Journal of Orthopaedic & Sports Physical Therapy

  • Goss D
  • Thomas D
  • 263


    Mendeley users who have this article in their library.
  • N/A


    Citations of this article.


STUDY DESIGN: Cross-sectional. OBJECTIVES: To determine the reliability of a surface sensor measurement of clavicular motion during arm elevation and to describe 3-dimensional clavicular motion in an asymptomatic population. BACKGROUND: Abnormal scapular motion on the thorax has been implicated in shoulder pathology. Without the ability to measure clavicular motion, it is not possible to identify if abnormal scapular motions derive from the sternoclavicular or acromioclavicular joints. METHODS AND MEASURES: Thirty-nine subjects participated in the investigation, including an asymptomatic group (n = 30) and a group with a history or current symptoms of shoulder pathology (n = 9). Clavicular angles relative to the thorax were tracked with surface electromagnetic sensors on the thorax, clavicle, and humerus as subjects completed humeral flexion, scapular plane abduction, and abduction. Within-day reliability was assessed using intraclass correlation coefficients and SEM. Descriptive statistics quantified sternoclavicular joint motions for the various arm movements. RESULTS: Reliable measurements were obtained, with intraclass correlation coefficients ranging from 0.93 to 0.99, and SEMs from 0.9 degrees to 1.8 degrees. Between-day reliability SEM values were generally 2 degrees to 4 degrees. During elevation of the arm, the clavicle with respect to the thorax generally undergoes elevation (11 degrees-15 degrees maximum), retraction (15 degrees-29 degrees maximum), and posterior long-axis rotation (15 degrees-31 degrees maximum), with variability between subjects and planes of motion regarding the magnitude of motion. CONCLUSION: Rehabilitation approaches attempting to improve shoulder motion should benefit from improved knowledge of 3-dimensional contributions of the clavicle to normal and abnormal scapular kinematics.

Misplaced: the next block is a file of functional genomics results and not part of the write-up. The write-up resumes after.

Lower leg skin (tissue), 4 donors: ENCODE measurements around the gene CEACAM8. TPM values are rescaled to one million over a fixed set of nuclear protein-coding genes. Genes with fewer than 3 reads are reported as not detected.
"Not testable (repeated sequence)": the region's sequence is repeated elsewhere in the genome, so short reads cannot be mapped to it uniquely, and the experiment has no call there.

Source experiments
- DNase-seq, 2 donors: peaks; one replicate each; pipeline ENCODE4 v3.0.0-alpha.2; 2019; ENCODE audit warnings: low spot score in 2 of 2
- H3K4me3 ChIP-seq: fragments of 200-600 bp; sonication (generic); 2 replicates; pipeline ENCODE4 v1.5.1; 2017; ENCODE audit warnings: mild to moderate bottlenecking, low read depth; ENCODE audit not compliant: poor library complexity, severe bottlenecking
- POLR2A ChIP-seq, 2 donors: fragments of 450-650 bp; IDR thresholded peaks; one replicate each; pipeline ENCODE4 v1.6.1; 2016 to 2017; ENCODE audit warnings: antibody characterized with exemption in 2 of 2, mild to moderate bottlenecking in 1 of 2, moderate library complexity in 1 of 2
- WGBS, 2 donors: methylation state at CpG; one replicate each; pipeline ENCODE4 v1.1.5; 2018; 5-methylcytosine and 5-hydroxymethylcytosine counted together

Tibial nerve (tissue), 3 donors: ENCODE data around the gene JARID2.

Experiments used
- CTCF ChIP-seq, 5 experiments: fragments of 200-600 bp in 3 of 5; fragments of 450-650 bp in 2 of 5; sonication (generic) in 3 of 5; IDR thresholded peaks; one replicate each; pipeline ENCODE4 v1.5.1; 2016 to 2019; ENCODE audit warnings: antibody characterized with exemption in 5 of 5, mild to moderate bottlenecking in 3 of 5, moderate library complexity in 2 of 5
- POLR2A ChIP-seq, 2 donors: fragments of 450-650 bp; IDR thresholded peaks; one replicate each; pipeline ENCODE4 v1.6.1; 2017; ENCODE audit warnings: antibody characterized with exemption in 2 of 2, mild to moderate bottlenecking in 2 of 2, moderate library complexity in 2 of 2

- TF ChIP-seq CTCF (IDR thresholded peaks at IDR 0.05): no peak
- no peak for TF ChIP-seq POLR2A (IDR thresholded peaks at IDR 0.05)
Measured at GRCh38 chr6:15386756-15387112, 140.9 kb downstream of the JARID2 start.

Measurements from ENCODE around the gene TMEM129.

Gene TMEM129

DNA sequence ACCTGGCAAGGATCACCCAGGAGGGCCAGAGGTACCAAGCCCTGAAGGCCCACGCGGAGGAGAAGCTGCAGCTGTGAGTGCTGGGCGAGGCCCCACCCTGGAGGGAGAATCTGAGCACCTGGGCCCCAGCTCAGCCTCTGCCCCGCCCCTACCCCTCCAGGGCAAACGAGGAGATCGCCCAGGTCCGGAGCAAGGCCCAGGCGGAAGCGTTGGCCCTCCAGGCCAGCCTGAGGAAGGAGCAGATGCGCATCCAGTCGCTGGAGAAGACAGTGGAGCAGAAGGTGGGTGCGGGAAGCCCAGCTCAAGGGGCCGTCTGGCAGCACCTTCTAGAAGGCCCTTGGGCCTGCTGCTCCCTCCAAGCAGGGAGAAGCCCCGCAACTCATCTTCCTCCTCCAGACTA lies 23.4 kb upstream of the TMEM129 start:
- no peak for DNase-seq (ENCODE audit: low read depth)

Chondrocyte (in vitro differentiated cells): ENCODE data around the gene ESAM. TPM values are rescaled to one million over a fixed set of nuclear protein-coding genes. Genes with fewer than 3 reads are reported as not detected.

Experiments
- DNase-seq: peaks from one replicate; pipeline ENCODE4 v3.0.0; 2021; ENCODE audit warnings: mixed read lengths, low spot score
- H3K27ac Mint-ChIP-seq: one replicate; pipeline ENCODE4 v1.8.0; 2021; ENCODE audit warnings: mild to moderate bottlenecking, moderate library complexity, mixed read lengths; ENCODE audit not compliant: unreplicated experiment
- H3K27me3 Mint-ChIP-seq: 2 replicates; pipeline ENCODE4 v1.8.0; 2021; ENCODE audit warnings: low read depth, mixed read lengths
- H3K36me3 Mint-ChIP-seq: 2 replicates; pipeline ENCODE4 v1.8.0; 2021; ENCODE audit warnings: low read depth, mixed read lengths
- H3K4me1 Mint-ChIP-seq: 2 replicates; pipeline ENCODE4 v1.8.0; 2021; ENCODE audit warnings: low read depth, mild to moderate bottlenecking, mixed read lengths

Get free article suggestions today

Mendeley saves you time finding and organizing research

Sign up here
Already have an account ?Sign in

Find this document


  • Donald Lee Goss

  • Darryl B Thomas

Cite this document

Choose a citation style from the tabs below

Save time finding and organizing research with Mendeley

Sign up for free